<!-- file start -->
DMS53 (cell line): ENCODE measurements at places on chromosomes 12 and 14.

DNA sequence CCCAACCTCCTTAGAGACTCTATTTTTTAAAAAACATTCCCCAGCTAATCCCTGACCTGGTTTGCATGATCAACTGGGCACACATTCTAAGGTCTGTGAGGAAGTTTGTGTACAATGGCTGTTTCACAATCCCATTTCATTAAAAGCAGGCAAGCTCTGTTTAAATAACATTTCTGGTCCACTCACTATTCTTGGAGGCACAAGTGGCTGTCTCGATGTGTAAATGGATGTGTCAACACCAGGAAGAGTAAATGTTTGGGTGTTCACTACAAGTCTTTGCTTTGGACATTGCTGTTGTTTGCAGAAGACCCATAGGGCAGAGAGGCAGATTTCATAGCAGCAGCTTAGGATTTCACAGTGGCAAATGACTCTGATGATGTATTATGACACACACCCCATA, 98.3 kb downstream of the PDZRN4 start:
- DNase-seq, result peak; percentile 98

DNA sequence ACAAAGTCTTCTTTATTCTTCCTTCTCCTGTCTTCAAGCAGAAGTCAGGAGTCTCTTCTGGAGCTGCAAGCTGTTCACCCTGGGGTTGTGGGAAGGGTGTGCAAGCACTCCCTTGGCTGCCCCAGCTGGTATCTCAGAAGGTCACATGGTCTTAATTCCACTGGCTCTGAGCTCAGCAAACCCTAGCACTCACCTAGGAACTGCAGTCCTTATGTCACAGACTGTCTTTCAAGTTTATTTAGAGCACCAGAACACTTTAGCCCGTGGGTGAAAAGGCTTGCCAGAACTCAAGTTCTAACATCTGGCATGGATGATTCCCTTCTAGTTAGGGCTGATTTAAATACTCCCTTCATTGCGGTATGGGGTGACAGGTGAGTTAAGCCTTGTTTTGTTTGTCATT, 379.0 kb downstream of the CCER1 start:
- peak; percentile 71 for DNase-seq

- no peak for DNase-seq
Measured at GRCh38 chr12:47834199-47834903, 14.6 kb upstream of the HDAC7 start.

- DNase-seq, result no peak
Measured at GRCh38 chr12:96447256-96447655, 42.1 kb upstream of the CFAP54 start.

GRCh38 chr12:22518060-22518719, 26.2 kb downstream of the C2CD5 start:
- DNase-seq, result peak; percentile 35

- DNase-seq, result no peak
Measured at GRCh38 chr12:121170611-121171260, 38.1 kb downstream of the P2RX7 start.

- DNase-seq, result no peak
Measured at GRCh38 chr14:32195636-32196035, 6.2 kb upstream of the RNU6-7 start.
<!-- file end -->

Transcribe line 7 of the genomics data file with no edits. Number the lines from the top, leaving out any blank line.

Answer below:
Measured at GRCh38 chr12:47834199-47834903, 14.6 kb upstream of the HDAC7 start.